Performing a feat once reserved for trained professionals, amateurs have lately shown that they too can photograph the faint optical afterglows of distant gamma-ray bursts. The most recent instance was in early March when an amateur astronomy group in Buffalo, NY, recorded the fading fireball from a powerful GRB using a modest 14" telescope and a home-built CCD camera. In January 1999, another amateur used a 24" telescope in New Mexico to record the afterglow from a gamma-ray burst located near the edge of the observable Universe.
Right: Nestled 7 arc seconds from a 17th magnitude foreground
star, the 20th magnitude afterglow of GRB 000301C is circled
in this CCD image from the US Naval Observatory 1m telescope
in Flagstaff, AZ. Credit: Arne Henden.The optical afterglow
was first detected by the Nordic Optical Telescope in La Palma,
Spain and later recorded by amateur astronomers in Buffalo, NY.
Theorists believe that studying gamma-ray bursts at optical wavelengths might help unravel one of the biggest mysteries in modern astronomy: what causes these powerful gamma-ray explosions? Since astronomers detected the first optical counterpart of a gamma-ray burst in 1997, they have vigorously pursued the afterglows using some of the most powerful telescopes including Hubble, Keck, and Palomar.
Powerful telescopes are important for monitoring afterglows because they fade quickly, usually dimming to 19th magnitude or fainter just a few hours after the onset of the explosion. Advances in CCD technology are now bringing these faint fireballs within reach of dedicated amateur observatories. The afterglow recorded by amateurs in March, for instance, was 20th magnitude. Astronomy club observatories still can't record the spectra required to measure redshift-based distances to afterglows and they probably never will. The objects are simply too faint for spectroscopy. Redshifts will remain the province of Hubble and Keck for the foreseeable future.
Nevertheless, amateurs maintain one important advantage over
their professional counterparts -- telescope time. Telescopes
like Hubble and Keck are heavily oversubscribed. These behemoths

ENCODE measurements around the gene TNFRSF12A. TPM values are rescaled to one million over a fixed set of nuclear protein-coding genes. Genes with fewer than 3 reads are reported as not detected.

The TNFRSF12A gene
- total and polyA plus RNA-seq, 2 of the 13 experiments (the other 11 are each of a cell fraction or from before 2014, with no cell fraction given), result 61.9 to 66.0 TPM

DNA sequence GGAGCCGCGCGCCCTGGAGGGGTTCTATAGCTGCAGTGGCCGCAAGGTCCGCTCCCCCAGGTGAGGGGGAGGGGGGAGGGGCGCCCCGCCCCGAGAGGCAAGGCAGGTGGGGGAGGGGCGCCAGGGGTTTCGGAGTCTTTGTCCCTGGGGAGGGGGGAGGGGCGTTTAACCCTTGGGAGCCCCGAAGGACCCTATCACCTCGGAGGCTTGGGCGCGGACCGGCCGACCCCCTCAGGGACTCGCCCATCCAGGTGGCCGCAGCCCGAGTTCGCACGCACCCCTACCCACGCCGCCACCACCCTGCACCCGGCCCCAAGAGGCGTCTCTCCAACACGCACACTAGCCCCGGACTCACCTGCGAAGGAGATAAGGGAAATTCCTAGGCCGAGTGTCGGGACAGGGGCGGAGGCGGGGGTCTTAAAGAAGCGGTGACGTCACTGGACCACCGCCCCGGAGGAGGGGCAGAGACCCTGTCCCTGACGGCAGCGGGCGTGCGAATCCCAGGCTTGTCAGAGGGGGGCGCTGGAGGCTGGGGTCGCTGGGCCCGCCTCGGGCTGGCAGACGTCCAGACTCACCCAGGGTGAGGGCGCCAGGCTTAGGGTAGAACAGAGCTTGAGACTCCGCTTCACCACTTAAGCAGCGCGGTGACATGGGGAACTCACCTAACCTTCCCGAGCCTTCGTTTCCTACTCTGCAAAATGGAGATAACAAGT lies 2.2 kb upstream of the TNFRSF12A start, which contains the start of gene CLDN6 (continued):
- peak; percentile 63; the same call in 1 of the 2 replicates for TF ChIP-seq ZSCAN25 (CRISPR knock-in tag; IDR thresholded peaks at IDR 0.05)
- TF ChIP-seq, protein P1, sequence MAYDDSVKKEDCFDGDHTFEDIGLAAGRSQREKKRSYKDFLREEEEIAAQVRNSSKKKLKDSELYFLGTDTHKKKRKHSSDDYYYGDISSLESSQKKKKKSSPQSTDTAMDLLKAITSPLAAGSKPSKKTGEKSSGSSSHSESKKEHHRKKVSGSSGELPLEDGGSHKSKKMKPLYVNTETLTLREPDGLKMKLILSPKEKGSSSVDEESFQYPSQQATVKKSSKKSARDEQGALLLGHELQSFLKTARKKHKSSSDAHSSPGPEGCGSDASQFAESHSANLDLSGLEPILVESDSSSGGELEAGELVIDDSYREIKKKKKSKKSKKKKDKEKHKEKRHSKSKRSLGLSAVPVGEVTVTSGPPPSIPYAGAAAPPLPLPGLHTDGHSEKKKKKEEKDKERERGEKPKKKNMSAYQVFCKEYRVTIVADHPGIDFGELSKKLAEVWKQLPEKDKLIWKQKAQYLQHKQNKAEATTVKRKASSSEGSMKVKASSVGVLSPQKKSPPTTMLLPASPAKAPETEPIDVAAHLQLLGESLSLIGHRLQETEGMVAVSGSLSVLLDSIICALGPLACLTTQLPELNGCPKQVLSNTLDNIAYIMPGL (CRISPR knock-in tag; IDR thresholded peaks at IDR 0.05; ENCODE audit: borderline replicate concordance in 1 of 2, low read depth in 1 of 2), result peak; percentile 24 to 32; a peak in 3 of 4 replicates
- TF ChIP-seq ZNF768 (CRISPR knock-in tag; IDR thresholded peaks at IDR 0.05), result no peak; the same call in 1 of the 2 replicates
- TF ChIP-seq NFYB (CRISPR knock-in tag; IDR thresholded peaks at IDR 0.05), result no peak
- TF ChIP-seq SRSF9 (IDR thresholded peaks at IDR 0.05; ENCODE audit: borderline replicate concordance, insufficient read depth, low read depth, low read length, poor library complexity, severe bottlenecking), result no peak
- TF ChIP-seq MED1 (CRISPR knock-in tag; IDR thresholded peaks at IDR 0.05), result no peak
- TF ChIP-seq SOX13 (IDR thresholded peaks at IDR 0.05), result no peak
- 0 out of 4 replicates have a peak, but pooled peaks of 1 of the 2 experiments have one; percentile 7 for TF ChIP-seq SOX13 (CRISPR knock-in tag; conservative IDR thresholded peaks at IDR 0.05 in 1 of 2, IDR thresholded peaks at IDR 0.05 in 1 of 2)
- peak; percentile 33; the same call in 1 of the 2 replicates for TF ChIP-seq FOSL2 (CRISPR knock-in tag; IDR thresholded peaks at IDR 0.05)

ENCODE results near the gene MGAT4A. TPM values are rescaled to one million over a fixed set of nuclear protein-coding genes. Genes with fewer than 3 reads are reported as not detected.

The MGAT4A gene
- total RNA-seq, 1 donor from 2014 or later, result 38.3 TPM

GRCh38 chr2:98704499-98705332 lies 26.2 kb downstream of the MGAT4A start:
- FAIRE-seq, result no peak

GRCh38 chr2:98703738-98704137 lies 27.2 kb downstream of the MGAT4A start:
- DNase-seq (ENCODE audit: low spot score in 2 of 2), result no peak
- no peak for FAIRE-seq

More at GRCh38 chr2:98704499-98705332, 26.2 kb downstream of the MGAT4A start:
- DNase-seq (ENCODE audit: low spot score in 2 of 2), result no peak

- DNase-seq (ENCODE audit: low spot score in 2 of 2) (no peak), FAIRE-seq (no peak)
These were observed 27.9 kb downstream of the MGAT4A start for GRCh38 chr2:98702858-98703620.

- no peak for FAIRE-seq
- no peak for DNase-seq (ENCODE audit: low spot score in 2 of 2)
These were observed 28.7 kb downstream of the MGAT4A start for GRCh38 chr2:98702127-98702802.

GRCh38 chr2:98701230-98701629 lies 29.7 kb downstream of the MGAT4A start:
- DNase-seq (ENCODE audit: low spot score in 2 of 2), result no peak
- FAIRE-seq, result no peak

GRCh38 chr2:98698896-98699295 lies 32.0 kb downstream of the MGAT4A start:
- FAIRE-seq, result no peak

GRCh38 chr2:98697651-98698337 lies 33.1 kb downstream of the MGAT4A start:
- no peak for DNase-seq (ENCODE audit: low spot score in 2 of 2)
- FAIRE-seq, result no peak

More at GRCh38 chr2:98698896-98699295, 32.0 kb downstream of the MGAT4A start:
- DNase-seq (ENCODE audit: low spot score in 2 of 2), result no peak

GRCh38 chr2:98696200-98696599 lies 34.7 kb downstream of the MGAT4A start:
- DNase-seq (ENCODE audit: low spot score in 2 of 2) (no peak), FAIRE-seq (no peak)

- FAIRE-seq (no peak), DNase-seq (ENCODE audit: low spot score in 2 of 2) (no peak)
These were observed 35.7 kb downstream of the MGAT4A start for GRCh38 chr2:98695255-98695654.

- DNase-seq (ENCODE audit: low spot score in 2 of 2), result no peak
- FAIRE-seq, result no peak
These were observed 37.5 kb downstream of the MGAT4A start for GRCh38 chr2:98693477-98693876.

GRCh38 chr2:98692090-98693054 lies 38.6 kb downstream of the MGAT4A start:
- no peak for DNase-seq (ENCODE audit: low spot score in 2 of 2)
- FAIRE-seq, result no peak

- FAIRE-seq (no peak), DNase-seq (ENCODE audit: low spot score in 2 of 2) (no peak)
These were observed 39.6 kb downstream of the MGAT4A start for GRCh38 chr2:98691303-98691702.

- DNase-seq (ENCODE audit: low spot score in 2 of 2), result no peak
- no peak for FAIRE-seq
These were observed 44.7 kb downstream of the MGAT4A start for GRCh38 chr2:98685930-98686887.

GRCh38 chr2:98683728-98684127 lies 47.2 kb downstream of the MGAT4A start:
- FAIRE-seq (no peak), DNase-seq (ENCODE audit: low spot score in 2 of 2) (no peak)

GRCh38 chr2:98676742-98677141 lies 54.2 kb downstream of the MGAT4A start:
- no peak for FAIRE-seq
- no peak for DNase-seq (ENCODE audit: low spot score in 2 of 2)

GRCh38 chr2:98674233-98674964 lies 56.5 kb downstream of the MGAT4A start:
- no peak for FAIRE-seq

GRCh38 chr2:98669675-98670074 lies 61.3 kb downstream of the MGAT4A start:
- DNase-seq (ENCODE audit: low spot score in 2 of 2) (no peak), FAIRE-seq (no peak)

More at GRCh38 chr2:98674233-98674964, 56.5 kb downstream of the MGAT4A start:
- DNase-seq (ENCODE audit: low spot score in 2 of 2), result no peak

simply can't turn to look at every single gamma-ray burst that
comes along (GRBs are detected once or twice a day by Earth-orbiting
satellites). With little competition for telescope time, amateur
observatories are much more flexible. Eventually a global network
of amateurs might monitor GRB afterglows nearly around the clock,
a feat no single professional observatory can match.
"Measuring the optical light curves of gamma-ray bursts would be a very important contribution to astrophysics and there seems to be no question -- they [the amateurs] can do it." says Dr. Marshall Joy, an x-ray astronomer at the NASA/Marshall Space Flight Center who will deliver a lecture on Future Observations in X-ray Astronomy.
Left: Using graphics and data from NASA's Compton Gamma Ray Observatory, this animation illustrates one of the most exciting mysteries of modern astrophysics, gamma-ray bursts. [more information from the NASA/Goddard Astronomy Picture of the Day]
In fact, amateur observations of gamma-ray bursts seem so
promising that the organizers have scheduled a special session
of the workshop on Rapid Observations of GRBs by Amateurs.
"The most important thing we're doing in this workshop is bringing interested members of the public into the scientific enterprise and making them a valuable part of it," concluded Joy. "These people are going to be the true ambassadors of high-energy astrophysics."
Stay tuned to Science@NASA for more news from the High Energy
Workshop for Amateur Astronomers, held April 12 - 14 near the
NASA/Marshall Space Flight Center in Huntsville, AL.
The MSFC-AAVSO High Energy Astronomy Workshop will be held in conjunction with the 89th Meeting of the American Association of Variable Star Observers (AAVSO). This meeting will be held the day after the Workshop, at the same venue (The Huntsville Marriott).
Schedule of Speakers
Wednesday, April 12
Thursday, April 13
Friday, April 14
Sign-up for the AAVSO Gamma-ray Burst Network -- although this page says there is a Dec. 1, 1999 deadline, you can still register!
American Association of Variable Star Observers -- home page, from the Marshall home page